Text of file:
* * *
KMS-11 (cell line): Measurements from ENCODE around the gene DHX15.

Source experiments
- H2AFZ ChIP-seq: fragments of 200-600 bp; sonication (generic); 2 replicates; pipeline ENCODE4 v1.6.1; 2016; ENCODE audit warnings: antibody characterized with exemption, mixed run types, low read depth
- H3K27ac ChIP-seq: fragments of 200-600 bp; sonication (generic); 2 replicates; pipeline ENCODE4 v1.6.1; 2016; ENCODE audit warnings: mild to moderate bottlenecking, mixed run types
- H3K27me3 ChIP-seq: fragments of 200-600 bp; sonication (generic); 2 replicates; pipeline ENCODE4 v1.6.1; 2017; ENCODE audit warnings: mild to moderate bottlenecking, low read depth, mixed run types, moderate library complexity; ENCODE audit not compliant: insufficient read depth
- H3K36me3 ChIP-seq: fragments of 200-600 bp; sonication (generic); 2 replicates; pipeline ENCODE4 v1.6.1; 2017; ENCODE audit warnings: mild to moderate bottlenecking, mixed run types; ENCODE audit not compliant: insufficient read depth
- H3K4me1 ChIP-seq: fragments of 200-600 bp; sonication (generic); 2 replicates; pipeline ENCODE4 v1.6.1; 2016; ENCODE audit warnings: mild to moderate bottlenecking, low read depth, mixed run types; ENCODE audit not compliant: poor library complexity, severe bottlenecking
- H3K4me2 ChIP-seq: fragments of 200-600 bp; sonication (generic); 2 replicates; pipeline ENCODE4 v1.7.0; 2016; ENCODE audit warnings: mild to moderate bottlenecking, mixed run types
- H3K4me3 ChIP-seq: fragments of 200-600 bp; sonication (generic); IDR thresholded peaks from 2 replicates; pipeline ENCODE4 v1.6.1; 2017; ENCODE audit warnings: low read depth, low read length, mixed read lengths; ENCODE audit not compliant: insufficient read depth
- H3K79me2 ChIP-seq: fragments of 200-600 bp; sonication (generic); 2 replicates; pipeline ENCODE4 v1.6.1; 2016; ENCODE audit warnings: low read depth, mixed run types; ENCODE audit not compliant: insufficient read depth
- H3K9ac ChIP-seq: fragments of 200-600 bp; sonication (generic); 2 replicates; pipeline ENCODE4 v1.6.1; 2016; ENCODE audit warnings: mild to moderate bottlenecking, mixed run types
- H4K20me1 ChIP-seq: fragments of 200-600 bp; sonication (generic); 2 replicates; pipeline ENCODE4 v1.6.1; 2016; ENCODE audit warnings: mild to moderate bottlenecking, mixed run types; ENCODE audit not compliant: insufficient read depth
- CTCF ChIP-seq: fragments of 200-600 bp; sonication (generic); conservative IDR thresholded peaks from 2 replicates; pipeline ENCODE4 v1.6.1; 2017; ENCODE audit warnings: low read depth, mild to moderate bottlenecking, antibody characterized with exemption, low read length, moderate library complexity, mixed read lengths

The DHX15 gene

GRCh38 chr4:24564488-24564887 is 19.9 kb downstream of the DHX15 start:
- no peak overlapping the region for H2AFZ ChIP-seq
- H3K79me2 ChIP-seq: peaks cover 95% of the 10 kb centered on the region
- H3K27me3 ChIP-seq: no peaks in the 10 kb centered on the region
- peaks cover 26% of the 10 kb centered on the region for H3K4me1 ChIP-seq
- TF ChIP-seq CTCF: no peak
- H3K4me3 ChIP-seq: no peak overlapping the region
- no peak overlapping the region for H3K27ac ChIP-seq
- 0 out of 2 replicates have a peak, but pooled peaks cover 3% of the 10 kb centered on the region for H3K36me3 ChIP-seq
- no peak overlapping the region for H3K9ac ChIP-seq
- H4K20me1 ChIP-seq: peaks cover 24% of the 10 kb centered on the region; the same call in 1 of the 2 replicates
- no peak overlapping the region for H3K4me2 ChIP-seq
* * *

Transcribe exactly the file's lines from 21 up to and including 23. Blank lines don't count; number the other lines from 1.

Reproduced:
- H3K4me3 ChIP-seq: no peak overlapping the region
- no peak overlapping the region for H3K27ac ChIP-seq
- 0 out of 2 replicates have a peak, but pooled peaks cover 3% of the 10 kb centered on the region for H3K36me3 ChIP-seq